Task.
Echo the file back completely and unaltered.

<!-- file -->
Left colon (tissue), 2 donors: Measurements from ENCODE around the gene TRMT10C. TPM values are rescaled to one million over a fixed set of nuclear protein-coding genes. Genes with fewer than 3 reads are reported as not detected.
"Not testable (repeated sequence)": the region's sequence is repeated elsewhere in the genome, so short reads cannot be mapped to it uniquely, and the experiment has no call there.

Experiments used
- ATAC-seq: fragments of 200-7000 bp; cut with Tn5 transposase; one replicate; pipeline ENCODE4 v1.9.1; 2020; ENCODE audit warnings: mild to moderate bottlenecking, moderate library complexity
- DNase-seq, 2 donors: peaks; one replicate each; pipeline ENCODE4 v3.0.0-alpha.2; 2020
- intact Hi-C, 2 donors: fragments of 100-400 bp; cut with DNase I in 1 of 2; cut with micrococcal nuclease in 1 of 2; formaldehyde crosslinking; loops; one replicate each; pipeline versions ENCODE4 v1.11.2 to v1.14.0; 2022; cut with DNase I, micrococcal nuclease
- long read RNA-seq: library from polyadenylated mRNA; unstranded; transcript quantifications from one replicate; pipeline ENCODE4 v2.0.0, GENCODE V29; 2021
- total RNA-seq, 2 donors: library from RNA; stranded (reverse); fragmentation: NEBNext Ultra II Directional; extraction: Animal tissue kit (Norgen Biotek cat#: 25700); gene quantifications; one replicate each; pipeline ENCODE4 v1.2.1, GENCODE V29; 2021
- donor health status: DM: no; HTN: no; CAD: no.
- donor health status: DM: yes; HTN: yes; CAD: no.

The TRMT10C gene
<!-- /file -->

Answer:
Left colon (tissue), 2 donors: Measurements from ENCODE around the gene TRMT10C. TPM values are rescaled to one million over a fixed set of nuclear protein-coding genes. Genes with fewer than 3 reads are reported as not detected.
"Not testable (repeated sequence)": the region's sequence is repeated elsewhere in the genome, so short reads cannot be mapped to it uniquely, and the experiment has no call there.

Experiments used
- ATAC-seq: fragments of 200-7000 bp; cut with Tn5 transposase; one replicate; pipeline ENCODE4 v1.9.1; 2020; ENCODE audit warnings: mild to moderate bottlenecking, moderate library complexity
- DNase-seq, 2 donors: peaks; one replicate each; pipeline ENCODE4 v3.0.0-alpha.2; 2020
- intact Hi-C, 2 donors: fragments of 100-400 bp; cut with DNase I in 1 of 2; cut with micrococcal nuclease in 1 of 2; formaldehyde crosslinking; loops; one replicate each; pipeline versions ENCODE4 v1.11.2 to v1.14.0; 2022; cut with DNase I, micrococcal nuclease
- long read RNA-seq: library from polyadenylated mRNA; unstranded; transcript quantifications from one replicate; pipeline ENCODE4 v2.0.0, GENCODE V29; 2021
- total RNA-seq, 2 donors: library from RNA; stranded (reverse); fragmentation: NEBNext Ultra II Directional; extraction: Animal tissue kit (Norgen Biotek cat#: 25700); gene quantifications; one replicate each; pipeline ENCODE4 v1.2.1, GENCODE V29; 2021
- donor health status: DM: no; HTN: no; CAD: no.
- donor health status: DM: yes; HTN: yes; CAD: no.

The TRMT10C gene